When a young programmer Caleb (Domhnall Gleeson) wins a competition to spend a week with the revolutionary scientist Nathan (Oscar Isaac), he is taken aback when learning of the project ahead – tasked with the job of testing and evaluating the latter’s latest creation – Ava (Alicia Vikander), a breathtakingly advanced A.I. While Caleb studies Ava, the pair build up a rapport, and as the week long retreat at this isolated mansion progresses, the programmer becomes less and less sure of who he is able to trust.
Garland ensures that the viewer feels anxious from the very word go, as instantly we get a sense of isolation [pull_quote_right]It’s ambitious, but never in a way that proves to be detrimental, [/pull_quote_right]that derives from this house being in the middle of nowhere – where doors are locked, like a prison, making you feel trapped and vulnerable. Then we meet Nathan, and within a mere matter of moments we feel on edge. Isaac emanates an intensity, an unpredictability of sorts. Yet you always believe in his intellect. He may wonder around in a vest and tracksuit bottoms, drinking beer and saying words like “dude”, but in spite of this subversion of the stereotypical scientist, you never question his professional standing and immense capability. Gleeson matches his counterpart every step of the way, and in a similar vein to Frank, he represents the viewer, and normality, caught up in this crazy world where everything is so extraordinary. He plays the everyman with such ease, as a relatable, endearing and sympathetic actor – which is exactly what this role requires.
To complete the pack, Vikander also turns in a hugely commendable performance. She’s beguiling and seductive. Garland not only humanises, but sexualises Ava, and similarly to Caleb, we almost become attracted to her, we buy in to her despondency and care for her as a result, as the actress manages to be vacant, as an artificial intelligence creation should be, and yet have an empathy behind the eyes too. But that being said, we never fully trust her either. She’s not a human being, we can’t comprehend how she works, what she’s thinking. We have no grasp on her real emotions. It puts us firmly in Caleb’s shoes – caught between two characters, never knowing which way to turn, or who to lean on.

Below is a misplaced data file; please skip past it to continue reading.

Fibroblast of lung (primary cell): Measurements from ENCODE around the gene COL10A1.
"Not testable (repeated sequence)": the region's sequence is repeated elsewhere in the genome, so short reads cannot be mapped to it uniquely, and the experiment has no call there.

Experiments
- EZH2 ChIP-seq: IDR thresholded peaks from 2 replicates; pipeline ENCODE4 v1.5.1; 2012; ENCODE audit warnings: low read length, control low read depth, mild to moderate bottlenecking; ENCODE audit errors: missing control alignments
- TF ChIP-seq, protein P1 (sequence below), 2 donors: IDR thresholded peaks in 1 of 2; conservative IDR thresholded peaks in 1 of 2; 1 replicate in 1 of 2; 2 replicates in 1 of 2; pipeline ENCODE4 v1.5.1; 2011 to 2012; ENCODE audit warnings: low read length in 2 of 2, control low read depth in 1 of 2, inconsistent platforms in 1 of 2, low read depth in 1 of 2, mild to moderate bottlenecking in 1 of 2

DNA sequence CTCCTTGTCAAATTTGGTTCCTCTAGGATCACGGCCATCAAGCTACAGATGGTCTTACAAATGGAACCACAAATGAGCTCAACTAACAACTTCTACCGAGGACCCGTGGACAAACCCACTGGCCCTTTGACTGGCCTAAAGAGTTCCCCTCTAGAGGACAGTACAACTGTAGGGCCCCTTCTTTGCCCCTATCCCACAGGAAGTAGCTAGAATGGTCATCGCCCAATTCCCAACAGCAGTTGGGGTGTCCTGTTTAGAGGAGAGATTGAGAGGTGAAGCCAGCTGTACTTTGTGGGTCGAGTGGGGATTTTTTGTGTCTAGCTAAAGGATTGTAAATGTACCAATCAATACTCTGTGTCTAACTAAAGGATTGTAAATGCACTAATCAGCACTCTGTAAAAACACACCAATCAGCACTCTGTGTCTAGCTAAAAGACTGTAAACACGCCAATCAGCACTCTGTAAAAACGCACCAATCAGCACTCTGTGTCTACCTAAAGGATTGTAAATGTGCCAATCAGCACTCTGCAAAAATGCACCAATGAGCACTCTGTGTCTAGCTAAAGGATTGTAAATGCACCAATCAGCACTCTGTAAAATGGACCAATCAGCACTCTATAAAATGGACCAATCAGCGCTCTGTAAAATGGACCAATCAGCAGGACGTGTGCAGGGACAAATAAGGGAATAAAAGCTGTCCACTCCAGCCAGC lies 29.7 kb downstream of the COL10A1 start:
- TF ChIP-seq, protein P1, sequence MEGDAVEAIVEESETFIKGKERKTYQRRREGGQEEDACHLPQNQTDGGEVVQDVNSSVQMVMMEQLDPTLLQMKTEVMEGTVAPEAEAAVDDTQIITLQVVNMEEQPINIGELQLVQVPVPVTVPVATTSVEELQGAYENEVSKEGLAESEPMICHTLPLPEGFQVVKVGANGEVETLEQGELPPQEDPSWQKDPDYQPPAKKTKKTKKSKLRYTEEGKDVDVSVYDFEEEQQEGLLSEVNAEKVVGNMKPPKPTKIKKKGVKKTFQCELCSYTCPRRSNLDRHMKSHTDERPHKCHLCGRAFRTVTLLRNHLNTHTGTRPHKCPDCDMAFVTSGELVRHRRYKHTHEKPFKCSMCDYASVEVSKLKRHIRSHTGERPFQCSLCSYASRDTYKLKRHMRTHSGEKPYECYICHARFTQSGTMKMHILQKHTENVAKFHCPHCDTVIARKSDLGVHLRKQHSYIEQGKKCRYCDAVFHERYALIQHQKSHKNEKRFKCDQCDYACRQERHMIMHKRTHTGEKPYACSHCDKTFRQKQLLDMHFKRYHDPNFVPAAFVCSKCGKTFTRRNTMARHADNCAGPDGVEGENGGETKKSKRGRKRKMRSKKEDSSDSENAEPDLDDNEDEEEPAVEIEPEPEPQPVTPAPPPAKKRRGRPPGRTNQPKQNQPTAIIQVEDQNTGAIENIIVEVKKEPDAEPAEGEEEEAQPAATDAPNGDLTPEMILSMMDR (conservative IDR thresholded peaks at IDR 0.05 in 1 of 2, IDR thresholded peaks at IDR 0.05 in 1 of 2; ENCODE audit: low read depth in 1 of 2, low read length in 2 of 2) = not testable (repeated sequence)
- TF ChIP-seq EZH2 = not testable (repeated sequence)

Every single corresponding relationship between these three protagonists is so multi-faceted and nuanced, each with so many subtleties and complexities. It’s what helps make for such a thought-provoking piece of cinema, as an intelligent study of advanced technology and our ever evolving relationship with it. Ex_Machina is a film bursting with ideas. It’s ambitious, but never in a way that proves to be detrimental, because Garland completely follows through with a stunning conviction. Whatever he decides to direct next, really could not come soon enough.